Over the last decade, chiropractic, medical, and dental providers have become increasingly aware of temporomandibular joint (TMJ) disorders, many of which arise posttraumatically. A large share of these are the result of cervical acceleration/deceleration (CAD) injuries.
The head and neck are exposed to non-centroidal acceleration, which usually far exceeds the acceleration of the vehicle itself. This is a non-linear relationship and varies from 2-1/2 times at 8 mph collisions, to well over 10 times at higher speed collisions.4 Reports of injuries to cranial nerves, cerebrum, brain stem, pons, and vestibular apparatus attest to the violence of this acceleration.5 Certainly the TMJ is not isolated from injury. Schneider et al.,6 added a mandible to a previously experimentally validated head-neck model and tested it with 15 mph and 30 mph simulated, rear-impact collisions and demonstrated significant torque and acceleration forces within the TMJ.
Our best current model of the mechanism of trauma to the TMJ from rear-impact collisions is as follows:
- The head-neck complex moves into extension.
- Due to its own inertia and muscular attachments, the mandible lags behind resulting ultimately in hyperextension to the TMJ.
- The disc is compressed between condyle and temporal bone resulting in internal disruption.
- The posterior joint attachment tissues and the medial and lateral attachments of the disc/condyle complex are torn.
- As the head-neck complex moves forward during deceleration, the TMJ is subjected to only benign forces. Detailed descriptions can be found elsewhere.2,5
Recently, an article authored by Howard et al.,7 asserted that forces at TMJ encountered during a CAD injury were no greater than those occurring during the simple act of chewing. As evidence for this, they provided a diagram illustrating the head-neck-jaw dynamics during a rear-impact collision. In their model, no motion occurs at the head-neck junction. Furthermore, no motion occurs in the cervical spine. There are two degrees of motion (flexion and extension) occurring at a pivot point at the cervicothoracic junction. Finally, as the head-neck moves into extension, the jaw does not open.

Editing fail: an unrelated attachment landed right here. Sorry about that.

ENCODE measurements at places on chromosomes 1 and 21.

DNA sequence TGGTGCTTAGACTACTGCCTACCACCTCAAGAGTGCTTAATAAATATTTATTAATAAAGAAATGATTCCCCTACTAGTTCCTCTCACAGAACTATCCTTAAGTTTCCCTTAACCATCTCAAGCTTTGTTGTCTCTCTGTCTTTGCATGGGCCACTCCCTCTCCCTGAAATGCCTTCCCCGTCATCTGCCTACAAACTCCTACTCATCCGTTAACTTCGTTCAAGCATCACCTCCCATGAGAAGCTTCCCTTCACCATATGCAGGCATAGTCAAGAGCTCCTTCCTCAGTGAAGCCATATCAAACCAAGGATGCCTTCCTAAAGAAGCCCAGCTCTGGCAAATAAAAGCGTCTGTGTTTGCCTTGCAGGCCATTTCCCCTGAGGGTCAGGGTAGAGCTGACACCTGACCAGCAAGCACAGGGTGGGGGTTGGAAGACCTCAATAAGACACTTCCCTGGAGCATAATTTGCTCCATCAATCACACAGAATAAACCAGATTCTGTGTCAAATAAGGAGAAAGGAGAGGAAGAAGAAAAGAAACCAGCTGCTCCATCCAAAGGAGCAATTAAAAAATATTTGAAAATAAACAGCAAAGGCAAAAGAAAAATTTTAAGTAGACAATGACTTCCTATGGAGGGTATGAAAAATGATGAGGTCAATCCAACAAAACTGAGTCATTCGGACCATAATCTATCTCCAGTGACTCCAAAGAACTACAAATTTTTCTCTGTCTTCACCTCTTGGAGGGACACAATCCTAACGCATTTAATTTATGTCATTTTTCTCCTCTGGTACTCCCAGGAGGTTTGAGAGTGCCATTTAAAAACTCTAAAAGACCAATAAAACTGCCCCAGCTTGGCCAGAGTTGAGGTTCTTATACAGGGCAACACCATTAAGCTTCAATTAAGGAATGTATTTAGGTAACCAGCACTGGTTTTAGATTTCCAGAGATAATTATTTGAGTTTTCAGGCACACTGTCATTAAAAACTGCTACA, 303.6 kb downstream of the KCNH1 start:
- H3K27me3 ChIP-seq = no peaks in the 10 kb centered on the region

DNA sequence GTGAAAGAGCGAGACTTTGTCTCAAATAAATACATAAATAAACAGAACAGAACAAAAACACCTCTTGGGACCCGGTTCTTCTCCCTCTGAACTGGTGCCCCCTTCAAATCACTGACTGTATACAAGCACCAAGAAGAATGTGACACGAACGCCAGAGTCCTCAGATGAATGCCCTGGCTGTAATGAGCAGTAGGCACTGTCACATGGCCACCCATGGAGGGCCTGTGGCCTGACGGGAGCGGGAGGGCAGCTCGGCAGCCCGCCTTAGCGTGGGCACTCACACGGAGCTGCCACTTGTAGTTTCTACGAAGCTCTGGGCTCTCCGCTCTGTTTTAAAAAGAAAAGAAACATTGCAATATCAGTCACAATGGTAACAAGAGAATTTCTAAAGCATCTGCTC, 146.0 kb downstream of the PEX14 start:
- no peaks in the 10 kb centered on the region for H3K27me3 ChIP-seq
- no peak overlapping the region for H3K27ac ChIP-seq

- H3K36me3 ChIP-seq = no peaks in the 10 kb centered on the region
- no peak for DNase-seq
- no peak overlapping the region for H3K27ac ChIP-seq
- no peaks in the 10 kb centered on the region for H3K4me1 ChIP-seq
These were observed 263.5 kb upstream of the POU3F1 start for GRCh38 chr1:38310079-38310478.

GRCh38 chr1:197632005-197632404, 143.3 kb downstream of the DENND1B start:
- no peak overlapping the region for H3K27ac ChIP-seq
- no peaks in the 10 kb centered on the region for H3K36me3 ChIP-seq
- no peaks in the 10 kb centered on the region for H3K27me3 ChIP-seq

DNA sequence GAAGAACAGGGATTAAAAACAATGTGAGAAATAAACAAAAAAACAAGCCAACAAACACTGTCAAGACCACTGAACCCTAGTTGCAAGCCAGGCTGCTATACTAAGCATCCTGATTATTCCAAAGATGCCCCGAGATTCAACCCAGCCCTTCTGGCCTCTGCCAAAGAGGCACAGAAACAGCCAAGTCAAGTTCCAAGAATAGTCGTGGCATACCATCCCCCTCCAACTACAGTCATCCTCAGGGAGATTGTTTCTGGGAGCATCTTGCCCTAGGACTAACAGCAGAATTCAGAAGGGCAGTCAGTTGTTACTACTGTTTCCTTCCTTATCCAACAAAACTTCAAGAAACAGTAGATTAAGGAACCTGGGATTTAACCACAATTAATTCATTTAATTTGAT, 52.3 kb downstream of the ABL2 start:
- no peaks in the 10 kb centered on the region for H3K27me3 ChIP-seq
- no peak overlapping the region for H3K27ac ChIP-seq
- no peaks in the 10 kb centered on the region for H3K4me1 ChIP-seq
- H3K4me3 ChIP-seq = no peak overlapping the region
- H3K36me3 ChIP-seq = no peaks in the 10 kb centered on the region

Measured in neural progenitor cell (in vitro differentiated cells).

Certainly, if one considers this a reliable model, their hypothesis might have some credibility. In fact, however, there is virtually no experimental evidence to verify or support such a simplistic and biomechanically-void model, and their conclusions therefore cannot be taken seriously. Unfortunately, this article has served to further stir the already muddy waters surrounding this controversial and complex area of clinical practice. Practitioners are cautioned to be aware of both the facts and the myths surrounding the TMJ.
- Steigerwald DP: Acceleration/deceleation injury as a precipitating cause of temporomandibular joint dysfunction. ACA J Chiro., 26(11):61-64, 1989.
- Steigerwald DP, Croft AC: Whiplash and TMJ Disorders: an Interdisciplinary Approach to Case Management. La Jolla, J.B. Media Int., 1992.
- Frankel VH: Temporomandibular pain syndrome following deceleration injury to the cervical spine. Bull Hosp Joint Dis., 26:47, 1969.
- Foreman SM, Croft AC: The Cervical Acceleration/Deceleration Syndrome. Baltimore, Williams & Wilkins, 1988.
- Croft AC: Whiplash: the Masters' Certification Program -- Modules I & III. Coronado, Spine Research Institute of San Diego, 1992.
- Schneider K, Zermicke RF, Clark G: Modeling of jaw-head-neck dynamics during whiplash. J. Dental Res., 68(9):1360-1365, 1989.
- Howard RP, Benedict JV, Raddin JH, Smith HC: Assessing neck extension-flexion as a basis for TMJ dysfunction. J. Oral Maxillofac Surg., 49:1210-1213, 1991.
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